WRIGHTSVILLE BEACH — The battle between the Town of Wrightsville Beach and a jet ski rental company is still ongoing after two years, and despite judgments against the jet ski business, the owner has no plans on giving up the fight.
The rift goes back several years when the town began citing Chris Mangum for using the state-owned boat launch ramp located at the foot of the Hedi Trask Draw Bridge.
While the property itself is state-owned, the town does have extra-territorial jurisdiction over it. This means that the land here is subject to the town’s zoning ordinance, despite the property not being within town limits. It also gives the town the ability to police the property.
“The North Carolina supreme court in 1912 upheld a law giving Greensboro authority to impose sanitary regulations in the area one mile beyond the city limits. State v. Rice, 158 N.C. 635, 74 S.E. 582 (1912). The legislature in 1917 gave all cities the authority to adopt similar health and safety regulations for areas within a mile of the city limits, an authority that is found today in G.S. 160A-193,” according to the UNC School of Government.
It has been approximately two years since Mangum operated his jet ski rental company at the boat launch; losing the business took away his sole source of revenue, health insurance, and more. He has been forced to take out loans and run up debt just to make ends meet, he said.
When residents at Wrightsville Beach spoke out at town meetings against jet skis in the Intracoastal Waterways, the town essentially had their hands tied. While many can sympathize with homeowners and boaters being bothered by jet skis, the fact of the matter is the town cannot simply ban jet skis from using the waters.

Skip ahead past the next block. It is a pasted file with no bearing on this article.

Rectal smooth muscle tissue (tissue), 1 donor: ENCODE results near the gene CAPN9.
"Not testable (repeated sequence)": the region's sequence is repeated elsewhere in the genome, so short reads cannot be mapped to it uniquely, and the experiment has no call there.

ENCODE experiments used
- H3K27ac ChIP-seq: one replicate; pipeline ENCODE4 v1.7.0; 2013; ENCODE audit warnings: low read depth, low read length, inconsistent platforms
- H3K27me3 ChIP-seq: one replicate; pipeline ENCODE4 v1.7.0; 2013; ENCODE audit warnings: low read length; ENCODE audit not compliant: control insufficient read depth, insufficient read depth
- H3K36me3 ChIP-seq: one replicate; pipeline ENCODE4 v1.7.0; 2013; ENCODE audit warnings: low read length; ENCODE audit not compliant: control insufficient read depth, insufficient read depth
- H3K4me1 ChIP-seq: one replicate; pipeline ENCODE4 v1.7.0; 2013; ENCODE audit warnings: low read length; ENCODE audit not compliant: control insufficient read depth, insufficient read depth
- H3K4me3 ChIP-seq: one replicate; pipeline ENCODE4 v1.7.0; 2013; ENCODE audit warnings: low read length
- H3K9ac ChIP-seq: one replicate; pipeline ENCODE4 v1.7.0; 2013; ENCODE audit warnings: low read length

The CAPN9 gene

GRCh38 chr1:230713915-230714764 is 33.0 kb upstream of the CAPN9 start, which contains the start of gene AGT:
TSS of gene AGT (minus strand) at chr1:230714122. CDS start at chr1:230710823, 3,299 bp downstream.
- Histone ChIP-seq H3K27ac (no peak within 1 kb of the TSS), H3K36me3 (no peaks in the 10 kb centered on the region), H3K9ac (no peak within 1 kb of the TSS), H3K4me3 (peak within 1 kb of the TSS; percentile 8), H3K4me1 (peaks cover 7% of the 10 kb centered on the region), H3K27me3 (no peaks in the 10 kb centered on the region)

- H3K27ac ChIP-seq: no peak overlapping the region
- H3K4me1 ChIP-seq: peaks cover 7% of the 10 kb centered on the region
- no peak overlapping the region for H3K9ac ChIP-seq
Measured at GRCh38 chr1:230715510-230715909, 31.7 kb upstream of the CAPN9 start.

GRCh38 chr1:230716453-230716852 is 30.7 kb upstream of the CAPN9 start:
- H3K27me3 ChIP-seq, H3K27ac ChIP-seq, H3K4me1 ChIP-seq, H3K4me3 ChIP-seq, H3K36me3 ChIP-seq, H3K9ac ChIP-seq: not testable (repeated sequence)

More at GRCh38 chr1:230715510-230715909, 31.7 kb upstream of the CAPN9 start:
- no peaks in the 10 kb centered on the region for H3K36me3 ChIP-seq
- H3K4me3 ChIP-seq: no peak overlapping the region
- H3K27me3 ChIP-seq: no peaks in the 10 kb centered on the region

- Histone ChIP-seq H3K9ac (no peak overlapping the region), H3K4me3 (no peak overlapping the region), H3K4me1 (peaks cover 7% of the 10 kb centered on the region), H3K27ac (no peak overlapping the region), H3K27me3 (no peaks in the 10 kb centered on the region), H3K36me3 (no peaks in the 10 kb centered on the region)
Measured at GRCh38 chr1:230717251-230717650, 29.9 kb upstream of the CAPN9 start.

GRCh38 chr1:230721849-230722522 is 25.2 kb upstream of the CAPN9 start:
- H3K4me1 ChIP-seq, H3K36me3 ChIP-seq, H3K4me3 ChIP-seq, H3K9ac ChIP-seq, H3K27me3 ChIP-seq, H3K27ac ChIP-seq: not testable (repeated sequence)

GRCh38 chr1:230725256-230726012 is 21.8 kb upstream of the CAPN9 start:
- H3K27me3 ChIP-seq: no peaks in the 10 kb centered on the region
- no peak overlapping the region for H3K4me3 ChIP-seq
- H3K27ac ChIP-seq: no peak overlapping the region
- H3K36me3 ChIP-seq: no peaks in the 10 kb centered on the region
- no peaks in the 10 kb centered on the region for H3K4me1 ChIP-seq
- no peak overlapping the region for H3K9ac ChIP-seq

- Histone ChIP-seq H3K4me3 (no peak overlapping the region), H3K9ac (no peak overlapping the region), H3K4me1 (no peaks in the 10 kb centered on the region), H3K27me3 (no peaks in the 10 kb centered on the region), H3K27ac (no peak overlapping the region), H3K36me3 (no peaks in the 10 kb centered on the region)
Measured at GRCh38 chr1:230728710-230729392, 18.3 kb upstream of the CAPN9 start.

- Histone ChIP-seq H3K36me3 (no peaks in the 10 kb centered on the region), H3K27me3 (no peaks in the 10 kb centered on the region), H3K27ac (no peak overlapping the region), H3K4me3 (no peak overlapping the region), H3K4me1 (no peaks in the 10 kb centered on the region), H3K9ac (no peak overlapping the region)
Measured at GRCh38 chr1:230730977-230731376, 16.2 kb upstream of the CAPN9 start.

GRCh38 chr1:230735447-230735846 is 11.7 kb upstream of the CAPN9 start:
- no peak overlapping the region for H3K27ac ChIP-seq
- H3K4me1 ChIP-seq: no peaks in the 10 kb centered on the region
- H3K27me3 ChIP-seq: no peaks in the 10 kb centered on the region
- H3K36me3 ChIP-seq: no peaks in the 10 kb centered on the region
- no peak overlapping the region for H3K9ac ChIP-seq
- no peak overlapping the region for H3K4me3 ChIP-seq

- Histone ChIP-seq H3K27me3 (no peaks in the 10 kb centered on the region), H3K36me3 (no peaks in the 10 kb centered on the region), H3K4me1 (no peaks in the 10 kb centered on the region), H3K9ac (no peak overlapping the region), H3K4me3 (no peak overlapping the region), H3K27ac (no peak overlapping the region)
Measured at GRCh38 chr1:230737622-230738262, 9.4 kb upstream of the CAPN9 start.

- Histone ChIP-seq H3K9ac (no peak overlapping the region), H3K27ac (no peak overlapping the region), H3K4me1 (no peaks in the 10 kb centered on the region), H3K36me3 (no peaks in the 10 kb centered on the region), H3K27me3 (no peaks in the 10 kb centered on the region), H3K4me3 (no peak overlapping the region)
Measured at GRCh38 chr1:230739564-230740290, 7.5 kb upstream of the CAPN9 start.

It is worth pointing out that Mangum was just one of multiple jet ski rental companies that use the boat launch ramp, but the town went after Mangum with ferocity, issuing him near 30 civil citations (citations that would cost $500 each to appeal), and finally hitting him with a lawsuit.
All the while, other businesses were left unmolested to use the boat launch ramp.
Eventually, Mangum hired an attorney to help him with the lawsuit, but that attorney failed to represent him and did not file motions in time, so Mangum was forced to let him go and fend for himself.
The town had hired outside counsel to represent them — Mark Hamlet.
With no viable attorney, Mangum was unsure of how to proceed, but when he was presented with a consent judgment from New Hanover County Superior Court, he agreed to it under duress.
“Shortly after Mangum’s former counsel withdrew, defendants presented Mangum with a proposed consent judgment and told him he would need to sign it to avoid an entry of default. The judgment waived the fees charged from the citations but enjoined Mangum and WB-JSR from ‘operating a business involving the rental of jet skis in the Town of Wrightsville Beach or in the town’s Extraterrioritial jurisdiction,’” a federal lawsuit states.
While Mangum did sign the consent judgment in order to avoid a default entry, he still believed the town had no right to pick and choose the businesses it would enforce it’s zoning laws against. Furthermore, the State of North Carolina Department of Wildlife (who owns the ramp) weighed in on the situation — proving the town has no right to limit or dictate who uses the ramp.